J Neurol Surg B
DOI: 10.1055/s-0039-1693659
Original Article
Georg Thieme Verlag KG Stuttgart · New York

Loss of SMARCB1 Expression Confers Poor Prognosis to Sinonasal Undifferentiated Carcinoma

Chandala Chitguppi
1  Department of Otolaryngology and Head and Neck Surgery, Thomas Jefferson University Hospitals, Philadelphia, Pennsylvania, United States
,
Mindy R. Rabinowitz
1  Department of Otolaryngology and Head and Neck Surgery, Thomas Jefferson University Hospitals, Philadelphia, Pennsylvania, United States
,
Jennifer Johnson
2  Department of Hematology and Medical Oncology, Thomas Jefferson University Hospitals, Philadelphia, Pennsylvania, United States
,
Voichita Bar-Ad
3  Department of Radiation Oncology–Head and Neck Cancer, Thomas Jefferson University Hospitals, Philadelphia, Pennsylvania, United States
,
Judd H. Fastenberg
1  Department of Otolaryngology and Head and Neck Surgery, Thomas Jefferson University Hospitals, Philadelphia, Pennsylvania, United States
,
Jeremy Molligan
4  Department of Pathology, Anatomy, and Cell Biology, Thomas Jefferson University Hospitals, Philadelphia, Pennsylvania, United States
,
Ethan Berman
1  Department of Otolaryngology and Head and Neck Surgery, Thomas Jefferson University Hospitals, Philadelphia, Pennsylvania, United States
,
Gurston G. Nyquist
1  Department of Otolaryngology and Head and Neck Surgery, Thomas Jefferson University Hospitals, Philadelphia, Pennsylvania, United States
,
Marc R. Rosen
1  Department of Otolaryngology and Head and Neck Surgery, Thomas Jefferson University Hospitals, Philadelphia, Pennsylvania, United States
,
James E. Evans
5  Department of Neurological Surgery, Thomas Jefferson University Hospitals, Philadelphia, Pennsylvania, United States
,
Stacey K. Mardekian
4  Department of Pathology, Anatomy, and Cell Biology, Thomas Jefferson University Hospitals, Philadelphia, Pennsylvania, United States
› Author Affiliations
Further Information

Publication History

05 February 2019

03 June 2019

Publication Date:
24 July 2019 (online)

Abstract

Background Due to the diverse histopathologic features and variable survival rates seen in sinonasal undifferentiated carcinoma (SNUC), it is likely that this diagnostic entity is comprised of a heterogonous group of morphologically undifferentiated tumors. As advancements in molecular testing have led to a better understanding of tumor biology, it has become increasingly evident that SNUC may actually encompass several tumor subtypes with different clinical behavior. As a result, it is also likely that all SNUC patients cannot be treated in the same fashion. Recent investigations have identified loss of the tumor suppressor SMARCB1 (INI1) expression in a subset of undifferentiated sinonasal tumors and extrasinonasal tumors and, studies have suggested that this genetic aberration may be a poor prognostic marker. The objective of this study was to identify differential expression of SMARCB1 in SNUC and to analyze and compare the survival outcomes in SNUC patients with and without SMARCB1 expression.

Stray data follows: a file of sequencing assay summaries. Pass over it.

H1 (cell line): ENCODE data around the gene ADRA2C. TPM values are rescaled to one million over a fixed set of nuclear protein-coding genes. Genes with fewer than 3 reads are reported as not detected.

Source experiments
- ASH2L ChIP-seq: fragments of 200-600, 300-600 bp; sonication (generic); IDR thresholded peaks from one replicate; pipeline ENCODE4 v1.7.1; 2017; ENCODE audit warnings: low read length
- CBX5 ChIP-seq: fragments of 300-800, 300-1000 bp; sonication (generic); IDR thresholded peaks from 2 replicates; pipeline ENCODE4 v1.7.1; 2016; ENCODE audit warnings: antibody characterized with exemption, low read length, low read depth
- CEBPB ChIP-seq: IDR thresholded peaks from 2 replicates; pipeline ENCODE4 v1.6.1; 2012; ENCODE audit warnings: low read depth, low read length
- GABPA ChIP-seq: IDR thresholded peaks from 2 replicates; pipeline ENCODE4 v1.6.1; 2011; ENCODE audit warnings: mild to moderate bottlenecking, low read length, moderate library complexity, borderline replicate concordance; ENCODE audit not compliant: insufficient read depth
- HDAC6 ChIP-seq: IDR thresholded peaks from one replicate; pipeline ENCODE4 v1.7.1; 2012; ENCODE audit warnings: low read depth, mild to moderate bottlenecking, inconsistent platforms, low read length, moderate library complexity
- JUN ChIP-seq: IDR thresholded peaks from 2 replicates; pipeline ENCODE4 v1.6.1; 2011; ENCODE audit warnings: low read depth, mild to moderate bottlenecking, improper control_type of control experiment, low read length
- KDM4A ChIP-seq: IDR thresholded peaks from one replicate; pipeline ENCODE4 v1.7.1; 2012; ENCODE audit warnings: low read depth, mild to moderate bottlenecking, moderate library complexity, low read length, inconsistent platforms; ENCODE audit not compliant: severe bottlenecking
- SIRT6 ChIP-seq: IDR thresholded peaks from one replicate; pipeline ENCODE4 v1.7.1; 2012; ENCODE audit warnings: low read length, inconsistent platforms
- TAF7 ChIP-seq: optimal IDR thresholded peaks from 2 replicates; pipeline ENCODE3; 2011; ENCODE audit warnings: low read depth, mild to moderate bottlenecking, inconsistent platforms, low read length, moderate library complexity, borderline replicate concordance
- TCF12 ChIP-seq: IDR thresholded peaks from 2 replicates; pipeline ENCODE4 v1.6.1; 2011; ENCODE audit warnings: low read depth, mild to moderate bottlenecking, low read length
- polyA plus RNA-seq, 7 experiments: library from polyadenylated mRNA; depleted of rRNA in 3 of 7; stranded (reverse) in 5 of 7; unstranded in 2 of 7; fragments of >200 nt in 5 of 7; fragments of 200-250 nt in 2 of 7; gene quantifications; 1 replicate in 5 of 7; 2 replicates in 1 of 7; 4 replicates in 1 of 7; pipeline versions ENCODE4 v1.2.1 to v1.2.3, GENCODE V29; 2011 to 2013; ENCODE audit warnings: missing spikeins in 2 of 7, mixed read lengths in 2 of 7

Methods All cases of undifferentiated or poorly differentiated neoplasms of the sinonasal tract treated between 2007 and 2018 at a single tertiary care institution were selected. All cases of SNUC were tested for SMARCB1 status by immunohistochemistry (IHC). Clinical parameters were analyzed using Student's t-test and Fischer's test. Kaplan–Meier methods were used to estimate survival durations, while comparison between both the subgroups was done using the log-rank test. Statistical analysis was performed with the use of SPSS software, Version 25 (IBM, New York, NY, United States).

Results Fourteen cases of SNUC were identified. Approximately two-thirds (64%; n = 9) of patients were male and the majority (79%; n = 11) were between fifth to seventh decade. Skull base and orbital invasion were seen in 79% (n = 11) and 93% (n = 13) of cases, respectively. Fifty-seven percent of tumors (n = 8) retained SMARCB1 expression by IHC (SR-SNUC), while the remaining 43% (n = 6) showed loss of SMARCB1 expression and, thus, were considered as SMARCB1-deficient (SD-SNUC). Although clinicopathological features and treatment modalities were similar, SD-SNUC showed poorer (OS: p = 0.07; disease free survival [DFS]: p = 0.02) overall survival (OS) and DFS on Kaplan–Meier curves. Additionally, SD-SNUC showed higher recurrence (75 vs. 17%) and mortality (67 vs. 14%) (hazard rate = 8.562; p = 0.05) rates. Both OS (28.82 ± 31.15 vs. 53.24 ± 37.50) and DFS durations (10.62 ± 10.26 vs. 43.79 ± 40.97) were consistently worse for SD-SNUC. Five-year survival probabilities were lower for SD-SNUC (0.33 vs. 0.85).

Conclusion SNUC represents a heterogeneous group of undifferentiated sinonasal malignancies. Based on the status of SMARCB1 expression, the two subgroups SD-SNUC and SR-SNUC appear to represent distinct clinical entities, with loss of SMARCB1 expression conferring an overall worse prognosis.

Financial Disclosure

None.